AR-News: (US) 119 dogs and one horse confiscated from breeders

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Sun Jun 13 18:20:34 EDT 2004


Source:  Great Falls Tribune

Saturday, June 12, 2004 

119 dogs confiscated from Hobson breeders
By KAREN OGDEN
Tribune Regional Editor 


LEWISTOWN -- At least 119 filthy, neglected dogs and one horse were seized 
from a Hobson-area puppy mill Thursday, including 13 dogs that were living in a 
doublewide mobile home with a family, according to the Judith Basin County 
Sheriff's office. 

Deputies found the dogs Thursday while acting on two search warrants, one for 
the trailer in Hobson and another for a ranch in the Benchland area roughly 
10 miles northeast of town. 

Volunteers and authorities worked in a downpour until after 11 p.m. Thursday 
night, loading the dogs into a convoy of horse trailers and pickup trucks 
bound for the Lewistown fairgrounds. 

The dogs included roughly 20 breeds, from poodles to Saint Bernards, although 
some were so soiled and matted they were beyond recognition, said Dave Pauli, 
director of the Humane Society's Northern Rockies regional office in 
Billings. 

"The horse was in a small enclosure standing fairly deeply in muck," he said. 


No charges have been filed pending an investigation, said Judith Basin 
Sheriff's Deputy Jon Schmitt, who declined to release further details on the case. 

Pauli said the dogs' two owners are related. 

Many of the dogs at the ranch site were kept outdoors, County Commissioner 
Jerome Kolar said. 

"We had a shepherd giving birth in a muddy area, and we had to move it in to 
a kennel within one of the barns," he said. "It wasn't a pretty sight." One of 
the four puppies was stillborn. 

A team of about 15 volunteers worked with officials Friday to settle the dogs 
into horse stalls at the fairgrounds, as a veterinarian assessed their 
health. 

"The dogs are pretty much all cleaned up now and looking pretty nice," Kolar 
said. "It's come a long way since last night." 

Most of the dogs didn't appear to be sick, Pauli said. 

"Some were said to be in fair but filthy condition," he said. "As far as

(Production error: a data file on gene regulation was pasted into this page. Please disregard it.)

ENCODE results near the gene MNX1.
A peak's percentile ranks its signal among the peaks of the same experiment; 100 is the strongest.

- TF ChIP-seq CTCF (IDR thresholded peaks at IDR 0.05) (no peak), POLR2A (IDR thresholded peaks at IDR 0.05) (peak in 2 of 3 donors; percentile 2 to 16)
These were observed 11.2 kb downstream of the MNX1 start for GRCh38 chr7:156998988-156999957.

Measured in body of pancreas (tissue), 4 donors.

parasites and other problems, we don't have a real handle on that yet." 

He described the Hobson operation as a "high-volume" breeding facility for 
pet stores. 

"There were everything from shepherds to chows to basset hounds," Kolar said. 
"One appeared to have coyote in it or something of that nature." 

The case started with complaints from people who bought sickly dogs from pet 
stores in Billings, Pauli said. 

Officials said one family bought a miniature pinscher mix that was only five 
weeks old, three weeks younger than the sale age required by the U.S. 
Department of Agriculture. 

"It caused a whole series of health problems that the people spent several 
hundred dollars to get treated," Pauli said. 

The sick dogs allegedly were traced back to the Hobson facility. 

The case comes a year and a half after U.S. customs inspectors seized more 
than 190 diseased, hungry collies at the Canadian border near Shelby. 

Over the next nine months, as the court case against their owners dragged on, 
the dogs' home at the Shelby fairgrounds and later in Great Falls became 
known as "Camp Collie." 

Volunteers spent "untold hours" and $167,000 in donated money caring for the 
dogs, Toole County Commissioner Allan Underdal said. 

However, the state Legislature has since passed a law requiring animal owners 
in neglect cases to post bond each month to cover the animals' care, Pauli 
said. 

"In the past it was always to the dog owners' benefit to drag the case out," 
Pauli said. "Now the cost of care is put back on the owner." 

The dogs confiscated near Hobson Thursday cannot be placed with adoptive 
families unless the owners relinquish their rights. 

Unless charges are filed, it's possible they could be returned to their 
owners. 

Also stemming from the collie case was a new law making cruelty to a group of 
10 or more animals a felony. 

But "it's still premature to even guess what might happen," Pauli said. 

The Humane Society sent 16 large kennels left over from Camp Collie to 
Lewistown Friday and planned to send more supplies Saturday, Pauli said. 

Expenses probably will include the hiring of a manager and one staff person 
to care for the dogs, he said. 

"The upkeep of these dogs while they're in the county's hands is going to be 
quite horrendous" in terms of cost, Kolar said. 

Judith Basin County may have to build a shelter and move the dogs back from 
Lewistown to care for them, Kolar said. 

The county has set up a "Cause for Paws" fund at Basin State Bank in Stanford 
for medical costs and other immediate needs. 

As of Friday, there were enough volunteers at the fairgrounds to handle the 
dogs, including the Cascade County Humane Society and the Pet Assistance League 
of Lewistown. 

But more may be needed as the situation plays out, Kolar said. 

"The Humane Society volunteers and all the volunteers here, they're just 
putting tremendous effort into this. It's awe-inspiring," said Schmidt, with the 
sheriff's department. "We'd have been far up the river without these people. At 
the one place where we seized over 100 animals we had volunteers from all 
over with horse trailers and pickups, just helping hands." 

Cindy James, co-coordinator of Camp Collie in Great Falls, was stunned at 
Friday's news. 

"To think that something like that can happen again so soon after the 
resolution of Camp Collie -- I'm just stunned really," she said. "But one thing Camp 
Collie taught us is that people really pull together and come out to help from 
all walks of life." 

Ogden can be reached by e-mail at kogden at greatfal.gannett.com, or by phone at 
(406) 791-6536 or (800) 438-6600. 

Originally published Saturday, June 12, 2004



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